This is my third post in my series on city living. For earlier posts see
It’s amazing what you can accomplish in just one Sunday living in the City.
We headed out early in the morning to a party celebrating the birth of a girl to some friends living in Riverdale. We headed out on the subway. Although the 45-minute trip took considerably longer than it would by car (20 minutes max), it did not feel as long since we were able to eat breakfast on the train and play with and talk to the girls throughout the ride. My older daughter especially enjoyed being able to stand up and walk around the subway car, peering out the windows. For me, too, it felt good to be able to watch her as we went and not have to pay attention to the road ahead.
Being back in Riverdale for the first time after we left, just about a month and a half later, felt very strange for all of us. On the one hand, my daughter commented that she likes our new neighborhood better since there is no constant loud highway noise. On the other hand, approaching our old synagogue, she remarked how much she liked it and misses it. Upon stepping inside the synagogue for the event, and seeing literally dozens of young children playing all around me, I was reminded of how few children we see in the city. I felt a twinge of sadness at denying my daughters the delight of finding friends to play with practically everywhere they go. The synagogues in Manhattan are split rather definitively along child-friendly and non-child-friendly lines, and even the child-friendly ones often have no more than a dozen or so children in attendance on a typical Shabbat morning.
We spent the early afternoon on a play date in one of Riverdale’s smaller playgrounds with old friends. Yet it was only a few minutes before my daughter quickly tired of the small playground and declared she wanted to go to a bigger playground. It’s amazing how quickly her impressions of what constitutes an acceptably large playground have shifted, though I’ll admit this was actually a pretty small playground, and much larger ones were around nearby. In any case, the other family’s children were getting tired, and Ayelet also wanted to go bike riding in Central Park, so off we went.
Re-emerging from the subway at 96th Street, our first clue that something was amiss was the strong smell of Japanese food. [I also noticed an odd group of young adults dressed as various insects, but in New York City you quickly get used to seeing such strange sights.] As we reached the surface, though, we saw that half of Broadway had been converted to a street fair, and immediately outside the subway station was a Japanese theater show surrounded by stalls selling Japanese food.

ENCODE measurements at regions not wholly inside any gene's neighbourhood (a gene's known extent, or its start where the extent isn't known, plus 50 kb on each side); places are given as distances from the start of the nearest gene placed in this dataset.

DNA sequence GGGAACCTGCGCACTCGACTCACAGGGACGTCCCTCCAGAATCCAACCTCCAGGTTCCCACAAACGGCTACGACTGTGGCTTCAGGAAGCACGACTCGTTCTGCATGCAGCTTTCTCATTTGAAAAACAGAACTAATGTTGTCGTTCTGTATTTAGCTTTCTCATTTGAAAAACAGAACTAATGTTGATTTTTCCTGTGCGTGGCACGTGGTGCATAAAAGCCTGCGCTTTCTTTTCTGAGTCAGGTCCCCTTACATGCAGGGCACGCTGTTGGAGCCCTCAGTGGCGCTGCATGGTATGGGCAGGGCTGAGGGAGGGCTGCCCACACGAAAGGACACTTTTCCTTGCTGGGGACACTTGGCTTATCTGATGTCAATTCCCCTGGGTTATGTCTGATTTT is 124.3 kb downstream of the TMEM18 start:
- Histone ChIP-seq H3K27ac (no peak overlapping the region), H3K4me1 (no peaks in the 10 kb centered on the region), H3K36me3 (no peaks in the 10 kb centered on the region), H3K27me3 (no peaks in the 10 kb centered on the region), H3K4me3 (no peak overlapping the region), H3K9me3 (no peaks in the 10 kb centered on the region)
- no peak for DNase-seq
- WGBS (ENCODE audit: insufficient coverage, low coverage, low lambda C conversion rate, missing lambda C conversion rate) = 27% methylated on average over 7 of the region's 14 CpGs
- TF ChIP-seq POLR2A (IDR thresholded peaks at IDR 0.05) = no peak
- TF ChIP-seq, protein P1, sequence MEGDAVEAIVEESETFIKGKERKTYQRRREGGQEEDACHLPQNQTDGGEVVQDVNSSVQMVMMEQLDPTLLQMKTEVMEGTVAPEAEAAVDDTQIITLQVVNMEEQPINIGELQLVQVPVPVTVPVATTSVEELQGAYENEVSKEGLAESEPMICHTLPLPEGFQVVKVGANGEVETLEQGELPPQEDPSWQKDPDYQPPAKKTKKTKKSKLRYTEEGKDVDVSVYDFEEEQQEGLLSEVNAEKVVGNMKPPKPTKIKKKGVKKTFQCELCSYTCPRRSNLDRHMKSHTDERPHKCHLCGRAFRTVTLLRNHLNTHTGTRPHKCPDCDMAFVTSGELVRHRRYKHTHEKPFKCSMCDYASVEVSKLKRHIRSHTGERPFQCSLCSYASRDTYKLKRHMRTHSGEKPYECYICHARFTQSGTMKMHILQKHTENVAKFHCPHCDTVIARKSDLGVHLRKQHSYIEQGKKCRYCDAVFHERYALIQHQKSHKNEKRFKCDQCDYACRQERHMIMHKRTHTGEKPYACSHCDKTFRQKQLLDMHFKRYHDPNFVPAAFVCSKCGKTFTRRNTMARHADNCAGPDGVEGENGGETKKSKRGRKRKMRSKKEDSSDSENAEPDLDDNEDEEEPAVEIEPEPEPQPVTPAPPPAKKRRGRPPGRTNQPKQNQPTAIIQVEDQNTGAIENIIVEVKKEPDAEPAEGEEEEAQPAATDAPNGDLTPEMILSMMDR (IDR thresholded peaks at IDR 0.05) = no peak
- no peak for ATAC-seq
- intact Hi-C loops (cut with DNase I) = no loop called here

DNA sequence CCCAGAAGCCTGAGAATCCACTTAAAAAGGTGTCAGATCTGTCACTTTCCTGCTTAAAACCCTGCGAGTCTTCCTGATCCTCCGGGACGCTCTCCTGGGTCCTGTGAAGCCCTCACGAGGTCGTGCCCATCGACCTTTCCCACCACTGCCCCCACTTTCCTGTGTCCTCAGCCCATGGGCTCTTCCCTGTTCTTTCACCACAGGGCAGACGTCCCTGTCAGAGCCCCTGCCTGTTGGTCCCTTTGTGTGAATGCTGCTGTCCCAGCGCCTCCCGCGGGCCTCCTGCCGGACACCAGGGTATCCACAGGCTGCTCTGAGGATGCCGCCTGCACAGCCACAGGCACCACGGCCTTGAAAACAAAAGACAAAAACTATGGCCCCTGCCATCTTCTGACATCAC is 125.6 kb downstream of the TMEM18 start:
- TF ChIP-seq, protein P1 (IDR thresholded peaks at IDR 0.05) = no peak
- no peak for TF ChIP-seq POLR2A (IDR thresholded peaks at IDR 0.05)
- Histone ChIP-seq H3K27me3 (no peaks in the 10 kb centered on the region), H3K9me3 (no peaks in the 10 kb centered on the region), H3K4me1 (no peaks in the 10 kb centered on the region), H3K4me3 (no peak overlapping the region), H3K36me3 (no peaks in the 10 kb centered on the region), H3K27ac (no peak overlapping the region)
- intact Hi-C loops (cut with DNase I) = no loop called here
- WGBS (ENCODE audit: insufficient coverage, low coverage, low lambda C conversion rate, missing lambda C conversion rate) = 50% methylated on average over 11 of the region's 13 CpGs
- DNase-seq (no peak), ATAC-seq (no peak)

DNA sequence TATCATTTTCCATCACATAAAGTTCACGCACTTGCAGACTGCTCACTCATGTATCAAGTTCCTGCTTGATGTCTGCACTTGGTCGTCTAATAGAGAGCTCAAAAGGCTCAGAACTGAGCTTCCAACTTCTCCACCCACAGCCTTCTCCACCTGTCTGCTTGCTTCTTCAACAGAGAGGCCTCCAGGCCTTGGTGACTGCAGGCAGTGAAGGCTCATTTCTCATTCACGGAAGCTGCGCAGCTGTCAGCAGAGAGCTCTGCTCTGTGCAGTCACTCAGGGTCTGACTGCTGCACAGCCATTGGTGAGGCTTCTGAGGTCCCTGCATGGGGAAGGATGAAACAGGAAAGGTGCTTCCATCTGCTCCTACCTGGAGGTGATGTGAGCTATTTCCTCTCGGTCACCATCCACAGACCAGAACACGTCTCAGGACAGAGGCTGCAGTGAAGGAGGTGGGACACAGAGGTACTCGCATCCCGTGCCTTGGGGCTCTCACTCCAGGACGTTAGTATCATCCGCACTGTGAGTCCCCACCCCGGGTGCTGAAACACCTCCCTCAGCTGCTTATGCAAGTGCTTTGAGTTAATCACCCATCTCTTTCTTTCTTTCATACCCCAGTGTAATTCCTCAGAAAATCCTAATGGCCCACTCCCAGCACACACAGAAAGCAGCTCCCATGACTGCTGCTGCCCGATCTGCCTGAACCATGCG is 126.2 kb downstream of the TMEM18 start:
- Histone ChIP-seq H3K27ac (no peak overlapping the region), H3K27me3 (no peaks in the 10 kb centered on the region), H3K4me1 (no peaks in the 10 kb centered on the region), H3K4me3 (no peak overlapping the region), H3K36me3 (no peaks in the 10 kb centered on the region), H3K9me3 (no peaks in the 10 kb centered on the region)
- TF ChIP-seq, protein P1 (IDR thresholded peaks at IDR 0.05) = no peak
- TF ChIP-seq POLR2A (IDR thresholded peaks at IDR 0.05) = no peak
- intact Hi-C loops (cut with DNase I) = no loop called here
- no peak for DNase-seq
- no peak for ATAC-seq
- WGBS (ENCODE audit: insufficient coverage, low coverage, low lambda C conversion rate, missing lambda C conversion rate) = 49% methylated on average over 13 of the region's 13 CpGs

We continued further on our path home, past stalls of Mexican food, barbecue, artwork for sale, and all manner of street vendors until we reached the children’s games, and then there was no continuing until my daughter had her turn. As we patiently waited for her turn down the blow-up slide and in the bouncy castle, I was informed that the rates being charged today are much better than the street fairs on the East Side. After taking this picture by the slide, my wife managed to also get in some grocery shopping while we moved on to the bouncy castle.
After a quick trip upstairs to pick up the bike, we were off to Central Park. On our way we continued through the street fair for a few blocks, and were surprised to find a kosher BBQ stand! This was not an opportunity to be missed, and so I grabbed some despite not feeling hungry at all. Turns out there was even a second kosher BBQ down the block! Perhaps they heard about the success of the pop-up kosher BBQ in Riverdale last year.
Earlier in the year we happened to catch a street fair on the Upper East Side on a day trip into the city. Despite being organized by the 92nd Street Y, a Jewish organization, there was sadly no kosher food to be had at that fair. The fact that there were 2 kosher stands at this fair, as well as multiple other Jewish-themed stalls and many Jewish attendees, reaffirmed our decision to live in this neighborhood in Manhattan.
We didn’t even make it to the end of the fair before my daughter insisted we start making our way to the Central Park Loop, or as she calls it, the Central Park Bike Race. After about 10 blocks running together, my wife broke off to do some shoe shopping while we continued.
As we continued, my daughter’s confidence improved as she navigated the Loop’s twists and turns. After a few other children passed her, some of whom looked to be no older than she, she asked how they were going faster. When I remarked that her training wheels might be a factor, she insisted we remove them. We pulled off to the side and I tried to pry them off with my hands, but with no tools available it just wasn’t happening. I tried to convince her we would try it without training wheels another day, but she just wasn’t having it. We decided we would try to head home to get the tools.
After a few blocks pedaling back uptown, it hit me. We live in the city now, we don’t need to go home! We can go to a bike shop. Indeed, just a few blocks away, a bike shop was still open at 5:30 on a Sunday afternoon. We took the training wheels off in a jiffy and headed back to the park.
In the event, it was not so easy to get my daughter to remain upright without training wheels, but I wasn’t expecting any miracles. Even so, she was doing dramatically better by the end of the day, and it made for the perfect ending to a remarkably eventful and fun-filled day of living in the city.